Howard opens Malaysian trade talks
By Virginia Marsh in Sydney
8 April 2005
Australia and Malaysia are to begin formal negotiations on a bilateral trade deal as part of efforts to improve their sometimes tense relations. The negotiations were announced in Canberra yesterday after talks between John Howard, Australia’s prime minister, and Abdullah Badawi, the first Malaysian prime minister to visit the country in more than 20 years.
The leaders stressed their determination yesterday to build on what they said was a strong bilateral relationship, but there were reminders of their continuing differences.
The visit comes 18 months after Mr Badawi replaced Mahathir Mohamad, the regional leader most consistently critical of Mr Howard and Australia.
Nevertheless, Mr Badawi pointedly refused to back Australia’s attempt to be included in the east Asia summit due to be held this year by the Association of South East Asian Nations and China, Korea and Japan the Asean plus three bloc.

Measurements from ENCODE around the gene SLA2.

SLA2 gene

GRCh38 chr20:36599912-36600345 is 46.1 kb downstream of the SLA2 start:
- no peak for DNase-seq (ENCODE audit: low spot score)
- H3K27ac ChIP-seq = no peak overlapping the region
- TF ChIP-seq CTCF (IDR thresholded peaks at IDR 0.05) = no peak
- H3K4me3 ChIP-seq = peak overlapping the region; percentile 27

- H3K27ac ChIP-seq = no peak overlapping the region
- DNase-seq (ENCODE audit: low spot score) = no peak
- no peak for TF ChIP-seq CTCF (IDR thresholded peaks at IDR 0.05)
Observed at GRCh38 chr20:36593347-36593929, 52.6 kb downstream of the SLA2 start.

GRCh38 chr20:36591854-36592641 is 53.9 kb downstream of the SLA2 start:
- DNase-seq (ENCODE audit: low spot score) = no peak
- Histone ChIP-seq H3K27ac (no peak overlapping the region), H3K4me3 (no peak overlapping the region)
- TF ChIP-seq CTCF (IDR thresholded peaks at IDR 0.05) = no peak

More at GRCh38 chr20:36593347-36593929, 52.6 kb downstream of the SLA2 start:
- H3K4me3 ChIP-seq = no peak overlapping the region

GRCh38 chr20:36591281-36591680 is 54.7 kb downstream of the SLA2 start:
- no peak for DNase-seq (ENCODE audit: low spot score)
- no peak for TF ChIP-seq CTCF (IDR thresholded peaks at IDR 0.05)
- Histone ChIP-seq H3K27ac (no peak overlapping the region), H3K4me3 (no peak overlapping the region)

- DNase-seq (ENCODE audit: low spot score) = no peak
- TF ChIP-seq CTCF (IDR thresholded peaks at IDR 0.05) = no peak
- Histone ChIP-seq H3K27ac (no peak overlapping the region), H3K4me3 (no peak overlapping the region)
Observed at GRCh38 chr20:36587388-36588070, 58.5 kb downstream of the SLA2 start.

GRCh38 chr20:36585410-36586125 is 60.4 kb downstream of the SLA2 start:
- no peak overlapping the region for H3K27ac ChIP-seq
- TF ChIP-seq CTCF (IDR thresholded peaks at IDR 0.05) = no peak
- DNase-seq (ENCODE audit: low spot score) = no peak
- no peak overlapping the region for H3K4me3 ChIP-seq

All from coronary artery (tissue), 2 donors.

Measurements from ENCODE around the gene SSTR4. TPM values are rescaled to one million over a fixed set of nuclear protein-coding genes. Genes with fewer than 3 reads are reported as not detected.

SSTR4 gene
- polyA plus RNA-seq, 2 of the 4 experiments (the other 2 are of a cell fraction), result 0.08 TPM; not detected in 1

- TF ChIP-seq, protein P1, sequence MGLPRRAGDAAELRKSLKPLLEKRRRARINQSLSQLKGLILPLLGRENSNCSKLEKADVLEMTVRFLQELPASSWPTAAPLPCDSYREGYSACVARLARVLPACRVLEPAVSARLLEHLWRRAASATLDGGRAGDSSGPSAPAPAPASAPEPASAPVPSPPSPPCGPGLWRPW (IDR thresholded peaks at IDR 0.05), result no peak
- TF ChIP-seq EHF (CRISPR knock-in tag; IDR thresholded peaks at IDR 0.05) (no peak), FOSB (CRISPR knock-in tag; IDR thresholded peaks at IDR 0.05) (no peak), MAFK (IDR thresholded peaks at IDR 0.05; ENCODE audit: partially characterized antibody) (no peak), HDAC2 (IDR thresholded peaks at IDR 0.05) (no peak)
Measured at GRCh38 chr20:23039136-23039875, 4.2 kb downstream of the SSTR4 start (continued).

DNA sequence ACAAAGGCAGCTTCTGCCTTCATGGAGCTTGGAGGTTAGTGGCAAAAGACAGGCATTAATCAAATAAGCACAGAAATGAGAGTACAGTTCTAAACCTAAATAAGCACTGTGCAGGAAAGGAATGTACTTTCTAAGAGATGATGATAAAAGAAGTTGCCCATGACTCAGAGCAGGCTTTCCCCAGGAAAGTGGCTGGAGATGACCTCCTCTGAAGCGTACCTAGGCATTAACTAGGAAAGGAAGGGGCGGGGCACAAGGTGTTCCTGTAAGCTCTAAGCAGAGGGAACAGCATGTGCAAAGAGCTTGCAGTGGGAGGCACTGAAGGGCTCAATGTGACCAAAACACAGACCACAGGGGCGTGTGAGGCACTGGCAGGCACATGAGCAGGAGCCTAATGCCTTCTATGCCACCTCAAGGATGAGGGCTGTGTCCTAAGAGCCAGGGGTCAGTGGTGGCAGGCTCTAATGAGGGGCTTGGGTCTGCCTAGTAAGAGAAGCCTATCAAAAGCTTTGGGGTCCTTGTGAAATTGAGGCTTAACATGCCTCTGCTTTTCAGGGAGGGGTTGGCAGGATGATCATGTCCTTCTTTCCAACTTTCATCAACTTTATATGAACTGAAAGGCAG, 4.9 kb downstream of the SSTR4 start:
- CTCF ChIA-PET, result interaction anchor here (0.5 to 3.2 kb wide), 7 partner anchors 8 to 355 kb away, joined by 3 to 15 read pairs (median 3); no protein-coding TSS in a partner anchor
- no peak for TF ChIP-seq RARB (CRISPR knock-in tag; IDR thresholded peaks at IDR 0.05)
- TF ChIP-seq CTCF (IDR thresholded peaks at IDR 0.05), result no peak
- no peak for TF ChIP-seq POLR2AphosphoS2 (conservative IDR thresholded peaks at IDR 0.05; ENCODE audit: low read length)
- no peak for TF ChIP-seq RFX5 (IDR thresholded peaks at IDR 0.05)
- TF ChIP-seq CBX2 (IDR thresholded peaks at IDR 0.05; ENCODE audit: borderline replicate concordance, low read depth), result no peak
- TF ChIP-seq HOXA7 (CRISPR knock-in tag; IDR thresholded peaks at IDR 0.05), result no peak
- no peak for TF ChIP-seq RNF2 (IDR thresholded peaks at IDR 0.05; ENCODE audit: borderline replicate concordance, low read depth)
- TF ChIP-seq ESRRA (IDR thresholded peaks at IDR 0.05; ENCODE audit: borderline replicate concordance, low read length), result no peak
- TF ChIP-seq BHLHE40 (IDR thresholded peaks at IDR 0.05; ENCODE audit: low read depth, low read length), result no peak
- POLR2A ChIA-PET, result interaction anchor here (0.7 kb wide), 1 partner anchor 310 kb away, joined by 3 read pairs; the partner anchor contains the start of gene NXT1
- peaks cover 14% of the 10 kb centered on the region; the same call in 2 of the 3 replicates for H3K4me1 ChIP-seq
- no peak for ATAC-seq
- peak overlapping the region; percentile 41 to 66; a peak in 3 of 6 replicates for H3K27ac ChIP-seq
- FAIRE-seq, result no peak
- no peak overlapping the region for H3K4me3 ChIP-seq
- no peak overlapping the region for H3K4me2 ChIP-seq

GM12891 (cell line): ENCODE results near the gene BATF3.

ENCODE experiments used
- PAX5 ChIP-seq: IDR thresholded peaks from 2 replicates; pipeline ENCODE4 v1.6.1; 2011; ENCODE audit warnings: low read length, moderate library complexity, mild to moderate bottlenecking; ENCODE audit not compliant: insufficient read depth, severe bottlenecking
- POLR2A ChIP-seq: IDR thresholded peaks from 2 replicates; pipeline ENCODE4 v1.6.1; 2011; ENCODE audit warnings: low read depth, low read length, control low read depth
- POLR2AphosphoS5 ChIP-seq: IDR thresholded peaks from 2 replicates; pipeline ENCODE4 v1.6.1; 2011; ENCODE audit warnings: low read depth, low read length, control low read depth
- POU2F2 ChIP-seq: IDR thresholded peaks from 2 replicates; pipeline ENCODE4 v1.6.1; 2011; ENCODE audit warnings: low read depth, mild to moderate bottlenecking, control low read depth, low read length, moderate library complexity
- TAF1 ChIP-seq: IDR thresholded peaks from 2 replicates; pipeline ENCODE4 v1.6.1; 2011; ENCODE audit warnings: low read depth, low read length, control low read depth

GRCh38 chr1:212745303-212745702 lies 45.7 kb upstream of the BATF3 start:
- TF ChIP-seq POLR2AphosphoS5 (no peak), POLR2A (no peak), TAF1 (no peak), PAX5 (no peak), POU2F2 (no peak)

This week Susilo Bambang Yudhoyono, the Indonesian president, on an official visit said he would press for Australia to be invited to the summit, which Canberra sees as an important step in strengthening its engagement in Asia part of a broader push to deepen its economic ties in the region.
Mr Badawi did not rule out an invitation but said it was a matter that needed to be discussed within Asean.
Opposition parties in Australia say Mr Howard has reduced the government’s chances of an invitation by refusing to sign a non-aggression pact put forward by the Asean states last year, a refusal he repeated publicly yesterday in front of Mr Badawi.
Australia already has bilateral trade agreements with New Zealand, Singapore, Thailand and the US, and is expected to announce the launch of formal negotiations with China this month.